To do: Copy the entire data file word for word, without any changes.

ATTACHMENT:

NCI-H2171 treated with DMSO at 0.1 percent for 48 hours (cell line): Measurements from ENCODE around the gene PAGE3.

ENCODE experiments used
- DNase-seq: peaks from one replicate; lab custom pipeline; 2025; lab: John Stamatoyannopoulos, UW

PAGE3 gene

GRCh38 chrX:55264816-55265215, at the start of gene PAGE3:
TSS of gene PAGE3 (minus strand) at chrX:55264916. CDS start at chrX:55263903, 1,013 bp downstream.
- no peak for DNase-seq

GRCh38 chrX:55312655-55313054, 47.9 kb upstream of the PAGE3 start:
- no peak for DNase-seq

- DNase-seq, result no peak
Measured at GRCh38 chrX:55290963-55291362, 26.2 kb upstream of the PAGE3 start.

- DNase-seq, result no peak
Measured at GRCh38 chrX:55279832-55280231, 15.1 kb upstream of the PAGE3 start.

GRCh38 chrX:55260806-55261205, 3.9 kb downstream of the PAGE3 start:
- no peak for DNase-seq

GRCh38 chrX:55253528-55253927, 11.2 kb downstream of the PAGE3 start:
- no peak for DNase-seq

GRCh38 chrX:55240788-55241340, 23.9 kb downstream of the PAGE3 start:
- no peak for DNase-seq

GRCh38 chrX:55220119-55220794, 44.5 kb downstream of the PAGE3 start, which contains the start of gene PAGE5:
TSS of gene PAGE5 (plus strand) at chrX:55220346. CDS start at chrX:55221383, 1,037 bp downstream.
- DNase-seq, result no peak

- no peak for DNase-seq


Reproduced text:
NCI-H2171 treated with DMSO at 0.1 percent for 48 hours (cell line): Measurements from ENCODE around the gene PAGE3.

ENCODE experiments used
- DNase-seq: peaks from one replicate; lab custom pipeline; 2025; lab: John Stamatoyannopoulos, UW

PAGE3 gene

GRCh38 chrX:55264816-55265215, at the start of gene PAGE3:
TSS of gene PAGE3 (minus strand) at chrX:55264916. CDS start at chrX:55263903, 1,013 bp downstream.
- no peak for DNase-seq

GRCh38 chrX:55312655-55313054, 47.9 kb upstream of the PAGE3 start:
- no peak for DNase-seq

- DNase-seq, result no peak
Measured at GRCh38 chrX:55290963-55291362, 26.2 kb upstream of the PAGE3 start.

- DNase-seq, result no peak
Measured at GRCh38 chrX:55279832-55280231, 15.1 kb upstream of the PAGE3 start.

GRCh38 chrX:55260806-55261205, 3.9 kb downstream of the PAGE3 start:
- no peak for DNase-seq

GRCh38 chrX:55253528-55253927, 11.2 kb downstream of the PAGE3 start:
- no peak for DNase-seq

GRCh38 chrX:55240788-55241340, 23.9 kb downstream of the PAGE3 start:
- no peak for DNase-seq

GRCh38 chrX:55220119-55220794, 44.5 kb downstream of the PAGE3 start, which contains the start of gene PAGE5:
TSS of gene PAGE5 (plus strand) at chrX:55220346. CDS start at chrX:55221383, 1,037 bp downstream.
- DNase-seq, result no peak

- no peak for DNase-seq